- We must help all children see their potential and work towards it.
I receive many e-mails from parents who want to know if their young children are gifted. What a difficult question to answer. I’m still not sure if I know what the term really means. I do know that it means many different things to different people—including experts in the field. I personally think it is too much of a “catch all” term and does not really describe much about a child. I would understand much more about a young person if strengths and weaknesses were described to me, as well as personality traits and learning styles. So, I agree somewhat with the author of the above article. I agree that the term gifted is rigid. It is certainly not very descriptive.
The author acknowledges that some children should move more quickly and delve more deeply into some coursework. I know this is definitely true. I also agree that teachers need lots of support in terms of training and additional people power to make this work. A point is well made about needing to create learning environments that are shaped around the child. I’m afraid the No Child Left Behind Act
has made this almost impossible. Little room is left in the curriculum for variance or creativity.
The concept of the need for caution when identifying children is an interesting one. This concept poses the question: Is a person born gifted or can giftedness be developed at various points during one’s life? Can we fit people into neat little slots when they are young and expect them to always stay in those slots?
The author also stresses that we need to acknowledge and support various types of giftedness. Here are a couple of questions to ponder. Is one type of giftedness more important than another type of giftedness? Should we expect schools to address all types of giftedness?
Finally, we must help all children to see their potential and work toward it. I guess I would restate this to say we must help all children see the possibilities in life even if they aren’t obvious. The young people will then need to decide if they are willing to work toward those possibilities. Much needs to come from the internal drive of the individual. Just providing opportunities does not mean that everyone capable will take advantage of them.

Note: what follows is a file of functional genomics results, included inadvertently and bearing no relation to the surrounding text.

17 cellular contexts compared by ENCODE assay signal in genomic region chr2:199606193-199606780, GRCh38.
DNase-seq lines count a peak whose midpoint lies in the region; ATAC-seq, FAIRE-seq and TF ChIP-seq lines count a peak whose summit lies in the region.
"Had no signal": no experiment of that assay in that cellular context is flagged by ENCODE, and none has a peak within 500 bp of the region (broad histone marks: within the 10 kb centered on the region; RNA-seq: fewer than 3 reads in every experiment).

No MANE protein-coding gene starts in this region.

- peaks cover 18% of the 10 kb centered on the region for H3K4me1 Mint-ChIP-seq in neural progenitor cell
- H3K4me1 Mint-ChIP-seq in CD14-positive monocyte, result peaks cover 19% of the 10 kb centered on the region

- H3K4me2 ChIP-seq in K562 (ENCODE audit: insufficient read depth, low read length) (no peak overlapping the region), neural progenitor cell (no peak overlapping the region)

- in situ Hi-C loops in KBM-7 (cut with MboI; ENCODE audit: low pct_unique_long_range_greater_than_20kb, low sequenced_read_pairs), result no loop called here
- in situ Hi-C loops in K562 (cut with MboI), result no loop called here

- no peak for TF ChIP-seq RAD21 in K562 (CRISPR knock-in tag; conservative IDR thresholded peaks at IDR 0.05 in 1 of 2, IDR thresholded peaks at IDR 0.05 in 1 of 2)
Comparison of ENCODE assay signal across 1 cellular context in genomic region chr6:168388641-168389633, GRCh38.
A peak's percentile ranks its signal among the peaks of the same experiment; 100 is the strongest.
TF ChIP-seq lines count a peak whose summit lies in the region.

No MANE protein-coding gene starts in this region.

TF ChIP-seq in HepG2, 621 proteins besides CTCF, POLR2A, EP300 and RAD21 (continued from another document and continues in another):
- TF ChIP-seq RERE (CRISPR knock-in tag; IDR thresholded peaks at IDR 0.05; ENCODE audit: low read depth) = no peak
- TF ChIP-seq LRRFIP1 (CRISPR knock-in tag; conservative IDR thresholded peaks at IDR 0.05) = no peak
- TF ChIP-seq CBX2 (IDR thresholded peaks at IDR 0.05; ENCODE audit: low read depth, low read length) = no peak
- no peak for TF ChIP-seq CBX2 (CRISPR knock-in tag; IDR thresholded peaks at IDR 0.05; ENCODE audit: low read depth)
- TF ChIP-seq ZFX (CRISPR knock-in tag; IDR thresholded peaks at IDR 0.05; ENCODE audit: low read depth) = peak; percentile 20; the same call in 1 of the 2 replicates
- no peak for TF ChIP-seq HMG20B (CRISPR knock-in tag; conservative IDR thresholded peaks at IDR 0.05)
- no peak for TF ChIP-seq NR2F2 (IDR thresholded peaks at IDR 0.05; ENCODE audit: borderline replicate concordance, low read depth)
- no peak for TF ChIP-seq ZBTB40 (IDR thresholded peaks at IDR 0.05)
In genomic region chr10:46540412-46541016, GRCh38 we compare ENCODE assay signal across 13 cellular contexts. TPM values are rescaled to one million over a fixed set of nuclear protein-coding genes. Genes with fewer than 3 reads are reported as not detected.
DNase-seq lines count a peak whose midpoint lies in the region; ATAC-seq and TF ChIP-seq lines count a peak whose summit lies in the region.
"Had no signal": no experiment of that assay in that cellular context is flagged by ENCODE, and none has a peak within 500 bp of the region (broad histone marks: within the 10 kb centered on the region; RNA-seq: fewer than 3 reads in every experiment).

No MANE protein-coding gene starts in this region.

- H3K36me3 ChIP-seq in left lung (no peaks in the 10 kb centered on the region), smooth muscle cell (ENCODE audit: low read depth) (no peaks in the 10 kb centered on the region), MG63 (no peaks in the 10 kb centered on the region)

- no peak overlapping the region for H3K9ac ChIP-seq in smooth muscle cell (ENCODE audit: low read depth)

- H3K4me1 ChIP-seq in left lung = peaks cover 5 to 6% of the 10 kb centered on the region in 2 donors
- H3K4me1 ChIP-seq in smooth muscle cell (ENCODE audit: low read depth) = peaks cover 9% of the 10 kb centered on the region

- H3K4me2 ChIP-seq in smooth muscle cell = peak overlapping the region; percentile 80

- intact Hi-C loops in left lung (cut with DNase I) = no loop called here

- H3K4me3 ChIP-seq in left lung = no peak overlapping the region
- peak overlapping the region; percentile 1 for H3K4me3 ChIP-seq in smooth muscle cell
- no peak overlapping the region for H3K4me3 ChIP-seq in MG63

Teach Creative Writing With a Bit of Humor
Guest Post by:
R.E. Myers, Ed.D.
About This Blog Entry's Guest Author
R. E. Myers, Ed.D, began his career in education as an elementary teacher in Santa Cruz County, CA. While pursuing his doctorate, he become a graduate student of the late Dr. E. Paul Torrance. That association led to a variety of experiences in the field of creative thinking. His newest book, Motivational Writing Lessons: Clever, Humorous, and Altogether Creative Lessons, is available from Prufrock Press.
There are still teachers who require students to write about their summer experiences at the start of the school year, and I suppose there are many of us who have written accounts of six or seven summers during our own school years. A number of us have also been forced to write, as everyone in our classes was required to do, a composition entitled "My Favorite Hobby" or "The Person I Admire Most." These aren't necessarily bad writing assignments when they are presented in a stimulating way and when students "get into" the subjects. On the other hand, they can be dreadful when they are introduced in a sterile and peremptory manner and when the students know that the assignment is just one more in a long series of such writing chores.
It is far better to inject some humor and excitement into your writing program by doing something a little offbeat. For example, you can put your students into hypothetical situations that evoke realistic, whimsical, or fantastic reactions from them. Below is one that focuses on sense experiences.